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Much got done. Some issues slipped through the cracks. And not long after midnight on Tuesday it all came to a chaotic, screeching halt.
Another two-year formal legislating session is in the books. Laws intended to expand gambling, control health care costs, encourage renewable energy development, prevent foreclosures, prosecute human trafficking, and protect transgender rights among the major accomplishments counted by Gov. Deval Patrick and House and Senate leaders.
The final frenzied sessions that came to pass on Beacon Hill this week transpired as they often do, with a rush of eleventh-hour deal-making sending bills cascading onto to the floors of the House and Senate for final votes. Without debate or much review, lawmakers eager to get off the Hill give the bills their collective rubber stamp.
Comfort was offered to the foot soldiers of the Legislature through reassuring promises that they should be proud that Massachusetts is once again the "first-in-the-nation" to confront health care cost and to address the sticky issue of access to auto repair information, a model to be emulated. Trust, follow the leader, and push the "yes" button.
Sharks may have nipping at the legs of Cape Cod swimmers, but nothing was as worrisome this week for those on Beacon Hill as the clock, equal parts the price paid for procrastination and deliberation as a strategy of leadership to keep the big bills under wraps until the end and then dare anyone to stand in their way or demand something better.
The first page of the final chapter on the 187th General Court's second year was written on Saturday by Gov. Deval Patrick who returned an anti-crime and sentencing bill to the Legislature with an amendment asking for limited judicial discretion to give certain three-time violent felons a chance at parole.
Almost certain from its inception to be rejected by the Legislature - Speaker Robert DeLeo said in a TV interview before the amendment was filed that it would "gut the bill" - it was Patrick's last ditch attempt to shape a bill that had drawn criticism from minority communities and mandatory sentencing reform advocates.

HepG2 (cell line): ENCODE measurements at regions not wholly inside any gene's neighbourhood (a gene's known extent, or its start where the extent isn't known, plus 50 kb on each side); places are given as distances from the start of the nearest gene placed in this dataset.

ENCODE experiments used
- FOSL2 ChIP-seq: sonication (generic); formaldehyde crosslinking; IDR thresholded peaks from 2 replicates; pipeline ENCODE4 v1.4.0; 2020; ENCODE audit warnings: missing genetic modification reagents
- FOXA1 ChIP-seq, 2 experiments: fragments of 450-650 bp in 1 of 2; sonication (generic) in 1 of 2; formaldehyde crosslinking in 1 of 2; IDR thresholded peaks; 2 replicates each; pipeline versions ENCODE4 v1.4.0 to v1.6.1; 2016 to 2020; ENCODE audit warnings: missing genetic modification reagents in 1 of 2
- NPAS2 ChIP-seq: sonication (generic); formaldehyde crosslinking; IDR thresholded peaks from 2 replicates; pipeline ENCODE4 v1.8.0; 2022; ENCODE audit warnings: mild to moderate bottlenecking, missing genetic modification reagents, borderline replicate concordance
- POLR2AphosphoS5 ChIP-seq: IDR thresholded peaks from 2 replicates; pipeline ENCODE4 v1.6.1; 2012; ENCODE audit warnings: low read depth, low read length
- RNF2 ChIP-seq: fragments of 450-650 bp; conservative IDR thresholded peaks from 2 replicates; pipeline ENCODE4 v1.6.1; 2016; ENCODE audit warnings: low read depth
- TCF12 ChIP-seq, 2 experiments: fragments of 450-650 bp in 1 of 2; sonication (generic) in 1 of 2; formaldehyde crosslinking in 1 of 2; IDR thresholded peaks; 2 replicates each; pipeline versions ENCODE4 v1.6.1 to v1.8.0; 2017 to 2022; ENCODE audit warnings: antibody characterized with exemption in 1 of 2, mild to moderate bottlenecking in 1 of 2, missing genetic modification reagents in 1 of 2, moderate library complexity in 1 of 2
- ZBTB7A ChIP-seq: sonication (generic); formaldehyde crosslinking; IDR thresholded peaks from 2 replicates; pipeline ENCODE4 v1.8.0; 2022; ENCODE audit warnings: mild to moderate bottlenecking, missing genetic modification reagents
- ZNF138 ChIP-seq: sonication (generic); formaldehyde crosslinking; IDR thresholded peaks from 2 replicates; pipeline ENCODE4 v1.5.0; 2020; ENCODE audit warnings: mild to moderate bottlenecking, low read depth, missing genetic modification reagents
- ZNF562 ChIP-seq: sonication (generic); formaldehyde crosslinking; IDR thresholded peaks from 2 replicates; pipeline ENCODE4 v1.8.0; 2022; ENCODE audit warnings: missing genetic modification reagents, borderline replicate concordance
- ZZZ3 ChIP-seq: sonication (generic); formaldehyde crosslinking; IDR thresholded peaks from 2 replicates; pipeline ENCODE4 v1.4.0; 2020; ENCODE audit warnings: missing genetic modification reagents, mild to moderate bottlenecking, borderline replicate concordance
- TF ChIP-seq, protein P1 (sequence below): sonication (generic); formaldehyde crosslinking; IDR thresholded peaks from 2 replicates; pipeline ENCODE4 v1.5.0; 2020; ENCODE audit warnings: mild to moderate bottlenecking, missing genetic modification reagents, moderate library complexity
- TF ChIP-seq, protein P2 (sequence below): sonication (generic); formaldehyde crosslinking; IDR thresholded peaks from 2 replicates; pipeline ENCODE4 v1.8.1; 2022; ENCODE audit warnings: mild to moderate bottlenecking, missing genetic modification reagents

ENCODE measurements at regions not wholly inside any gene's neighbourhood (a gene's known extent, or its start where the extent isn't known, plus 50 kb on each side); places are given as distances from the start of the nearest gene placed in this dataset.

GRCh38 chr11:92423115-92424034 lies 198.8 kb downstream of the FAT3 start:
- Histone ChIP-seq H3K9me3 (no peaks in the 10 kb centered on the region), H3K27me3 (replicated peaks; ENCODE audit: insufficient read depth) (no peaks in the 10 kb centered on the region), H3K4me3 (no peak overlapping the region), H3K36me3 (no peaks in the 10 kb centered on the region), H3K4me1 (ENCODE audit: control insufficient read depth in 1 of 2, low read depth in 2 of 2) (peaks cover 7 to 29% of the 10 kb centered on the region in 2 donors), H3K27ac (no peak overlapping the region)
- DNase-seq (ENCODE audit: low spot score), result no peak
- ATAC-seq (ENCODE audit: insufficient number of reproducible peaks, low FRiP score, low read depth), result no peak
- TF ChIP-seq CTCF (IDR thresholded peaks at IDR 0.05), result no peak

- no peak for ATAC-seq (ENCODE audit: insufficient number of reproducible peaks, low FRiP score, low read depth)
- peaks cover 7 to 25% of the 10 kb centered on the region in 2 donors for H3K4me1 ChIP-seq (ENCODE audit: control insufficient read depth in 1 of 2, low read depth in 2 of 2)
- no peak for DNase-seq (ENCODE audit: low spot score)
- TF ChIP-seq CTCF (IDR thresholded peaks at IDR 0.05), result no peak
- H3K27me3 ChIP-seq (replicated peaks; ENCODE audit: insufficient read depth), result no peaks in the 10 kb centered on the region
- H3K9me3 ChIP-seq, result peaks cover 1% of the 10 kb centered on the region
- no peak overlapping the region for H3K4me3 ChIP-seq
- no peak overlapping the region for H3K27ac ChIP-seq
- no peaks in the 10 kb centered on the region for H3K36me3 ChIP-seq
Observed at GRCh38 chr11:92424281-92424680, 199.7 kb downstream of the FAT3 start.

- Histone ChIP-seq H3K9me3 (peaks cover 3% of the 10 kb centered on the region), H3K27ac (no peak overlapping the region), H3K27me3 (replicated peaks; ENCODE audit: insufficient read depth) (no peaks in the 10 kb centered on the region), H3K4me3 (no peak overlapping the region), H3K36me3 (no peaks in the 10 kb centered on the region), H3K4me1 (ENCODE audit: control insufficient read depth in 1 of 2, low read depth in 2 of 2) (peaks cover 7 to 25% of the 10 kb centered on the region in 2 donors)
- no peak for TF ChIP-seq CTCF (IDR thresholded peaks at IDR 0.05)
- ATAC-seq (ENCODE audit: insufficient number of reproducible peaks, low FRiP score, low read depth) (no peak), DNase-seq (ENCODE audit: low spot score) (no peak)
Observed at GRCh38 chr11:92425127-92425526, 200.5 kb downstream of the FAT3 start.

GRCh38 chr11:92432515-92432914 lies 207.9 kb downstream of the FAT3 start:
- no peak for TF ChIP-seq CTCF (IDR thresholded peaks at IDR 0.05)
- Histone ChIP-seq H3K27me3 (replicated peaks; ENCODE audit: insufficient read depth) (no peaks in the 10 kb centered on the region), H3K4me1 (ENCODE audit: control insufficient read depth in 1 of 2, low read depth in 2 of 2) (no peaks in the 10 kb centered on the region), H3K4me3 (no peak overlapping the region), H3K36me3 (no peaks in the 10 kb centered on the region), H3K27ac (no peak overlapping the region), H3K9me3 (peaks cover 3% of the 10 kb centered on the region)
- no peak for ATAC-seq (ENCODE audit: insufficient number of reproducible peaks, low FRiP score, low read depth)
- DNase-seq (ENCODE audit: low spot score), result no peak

Patrick kept his ultimate intentions for the bill semi-secret - lawmakers did make a mental note that he kept referring to it as a "good" bill - and in doing so caused a certain level of anxiety among lawmakers, who had to contemplate the possibility of heading for the campaign trail without the habitual offender bill in their back pockets.
As Saturday turned to Sunday, the halls of the State House were dark and quiet, save for the sporadic echoes of voices emanating from staff and the handful of lawmakers in the building - including Senate President Therese Murray - working to put the finishing touches on health care cost containment and energy legislation.
While a rumored press conference to announce a deal on health care never came to pass, Sen. Benjamin Downing and Rep. John Keenan put finishing touches on an energy bill encouraging more long-term contracts, competitively bid, for renewable energy. In the process, a deal was brokered to break the stalemate over a perk for Keenan's hometown of Salem that will help pave the way for the retiring Salem Power Plant site to be redeveloped.
Monday dawned with white smoke rising from the House Members Lounge where Rep. Steve Walsh, Sen. Richard Moore, House Majority Leader Ronald Mariano, and Sen. Anthony Petruccelli inked a deal on health care reform, the finalized bill not be filed for another 10 ½ hours.
Walsh, who had spent the past 18 months working on this bill, would later call it a "legacy bill" for the 2011-2012 Legislature. It sets the state on course for the most dramatic experimental overhaul of the health care system in anyone's memory.